Roget's 21st Century Thesaurus, Third Edition Copyright © 2013 by the Philip Lief Group.


After he'd got into the room he'd put the key up, wouldn't he?

When Steward placed a chair for him at the table and invited him into it, he began to key up.

Lady Holme took the key up carefully and put it down on the sofa.

There are some situations so crazily extravagant that they key up the spirit to meet them.

The effect of that always is to awaken to new alertness and vigor every mental power, as well as to key up every moral resolve.

We then key up the brasses in their places in the rod and fasten a centre piece in the brasses at each end of the rod.

The sound recalled her to her senses, and she picked the key up hastily.

Neither of us will give his key up to anyone but the accredited test pilot.

"Mrs. Packard took the key up to her room," I explained, thinking that some sort of explanation was in order.

Lock the door, Carey, and hang the key up in plain sight by the window there.


"metal piece that works a lock," from Old English cæg "key," of unknown origin, with no certain cognates other than Old Frisian kei. Perhaps related to Middle Low German keie "lance, spear" on notion of "tool to cleave with," from Proto-Germanic *ki- "to cleaver, split" (cf. German Keil "wedge," Gothic us-kijans "come forth," said of seed sprouts, keinan "to germinate"). But Liberman writes, "The original meaning of *kaig-jo- was presumably '*pin with a twisted end.' Words with the root *kai- followed by a consonant meaning 'crooked, bent; twisted' are common only in the North Germanic languages." Modern pronunciation is a northern variant predominating from c.1700; earlier it was often spelled and pronounced kay.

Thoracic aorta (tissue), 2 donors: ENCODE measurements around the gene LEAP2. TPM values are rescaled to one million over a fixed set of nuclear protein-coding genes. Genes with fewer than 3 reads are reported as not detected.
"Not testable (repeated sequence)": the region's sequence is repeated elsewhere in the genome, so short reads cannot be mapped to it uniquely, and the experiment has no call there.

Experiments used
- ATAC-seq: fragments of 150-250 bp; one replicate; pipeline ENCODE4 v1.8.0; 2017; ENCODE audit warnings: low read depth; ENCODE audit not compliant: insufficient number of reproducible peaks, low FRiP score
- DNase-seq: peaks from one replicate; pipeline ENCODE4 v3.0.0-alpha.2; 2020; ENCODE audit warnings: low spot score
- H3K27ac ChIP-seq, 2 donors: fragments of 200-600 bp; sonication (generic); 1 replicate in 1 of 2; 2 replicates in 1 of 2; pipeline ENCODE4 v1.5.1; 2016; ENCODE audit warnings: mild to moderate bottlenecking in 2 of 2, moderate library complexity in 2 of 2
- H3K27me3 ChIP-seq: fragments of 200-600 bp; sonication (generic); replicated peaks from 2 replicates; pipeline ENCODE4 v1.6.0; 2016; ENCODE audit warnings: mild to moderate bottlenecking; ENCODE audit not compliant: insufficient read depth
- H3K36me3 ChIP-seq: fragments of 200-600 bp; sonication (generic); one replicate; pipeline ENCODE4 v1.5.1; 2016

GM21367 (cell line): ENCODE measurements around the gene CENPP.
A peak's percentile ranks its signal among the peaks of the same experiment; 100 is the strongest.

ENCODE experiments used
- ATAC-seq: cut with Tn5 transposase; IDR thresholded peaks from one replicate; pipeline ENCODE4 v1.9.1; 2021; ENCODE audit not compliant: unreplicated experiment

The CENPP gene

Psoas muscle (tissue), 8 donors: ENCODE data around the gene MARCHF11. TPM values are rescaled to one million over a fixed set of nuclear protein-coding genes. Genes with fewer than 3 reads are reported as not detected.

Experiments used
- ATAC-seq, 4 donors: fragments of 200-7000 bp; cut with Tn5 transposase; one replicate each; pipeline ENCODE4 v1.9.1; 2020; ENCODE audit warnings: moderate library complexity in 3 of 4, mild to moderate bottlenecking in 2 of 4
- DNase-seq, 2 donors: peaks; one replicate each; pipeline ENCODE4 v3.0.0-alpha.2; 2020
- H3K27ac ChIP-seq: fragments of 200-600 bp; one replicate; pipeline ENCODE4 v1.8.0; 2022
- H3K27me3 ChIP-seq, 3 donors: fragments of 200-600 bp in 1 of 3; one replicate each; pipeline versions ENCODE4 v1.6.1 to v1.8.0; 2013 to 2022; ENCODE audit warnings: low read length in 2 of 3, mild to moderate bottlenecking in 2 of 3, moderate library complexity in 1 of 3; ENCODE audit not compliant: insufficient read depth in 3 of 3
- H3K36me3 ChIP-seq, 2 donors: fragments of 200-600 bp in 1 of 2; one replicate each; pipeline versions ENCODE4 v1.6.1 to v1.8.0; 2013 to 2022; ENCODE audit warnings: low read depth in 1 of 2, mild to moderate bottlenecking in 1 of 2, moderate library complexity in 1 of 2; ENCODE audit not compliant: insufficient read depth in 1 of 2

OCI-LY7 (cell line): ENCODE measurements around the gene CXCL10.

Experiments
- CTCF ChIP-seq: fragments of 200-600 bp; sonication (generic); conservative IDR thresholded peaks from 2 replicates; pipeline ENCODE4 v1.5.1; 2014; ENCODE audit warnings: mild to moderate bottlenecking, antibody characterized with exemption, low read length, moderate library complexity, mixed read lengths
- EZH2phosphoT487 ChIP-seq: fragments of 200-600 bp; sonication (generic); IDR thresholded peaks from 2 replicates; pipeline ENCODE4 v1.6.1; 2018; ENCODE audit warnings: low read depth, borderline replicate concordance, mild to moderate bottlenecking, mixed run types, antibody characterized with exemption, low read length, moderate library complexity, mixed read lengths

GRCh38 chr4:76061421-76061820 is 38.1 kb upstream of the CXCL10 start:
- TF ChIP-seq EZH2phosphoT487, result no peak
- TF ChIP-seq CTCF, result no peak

Figurative sense of "that which serves to open or explain" was in Old English; meaning "that which holds together other parts" is from 1520s. As "answer to a test," it is from chess, short for key move, "first move in a solution to a set problem." Musical sense of "tone, note" is 15c., but modern sense of "scale" is 1580s, probably as a translation of Latin clavis or French clef (see clef; also cf. keynote). Extended c.1500 to "mechanism on a musical instrument." As a verb meaning "to scratch (a car's paint job) with a key" it is recorded by 1986.


Roget's 21st Century Thesaurus, Third Edition Copyright © 2013 by the Philip Lief Group.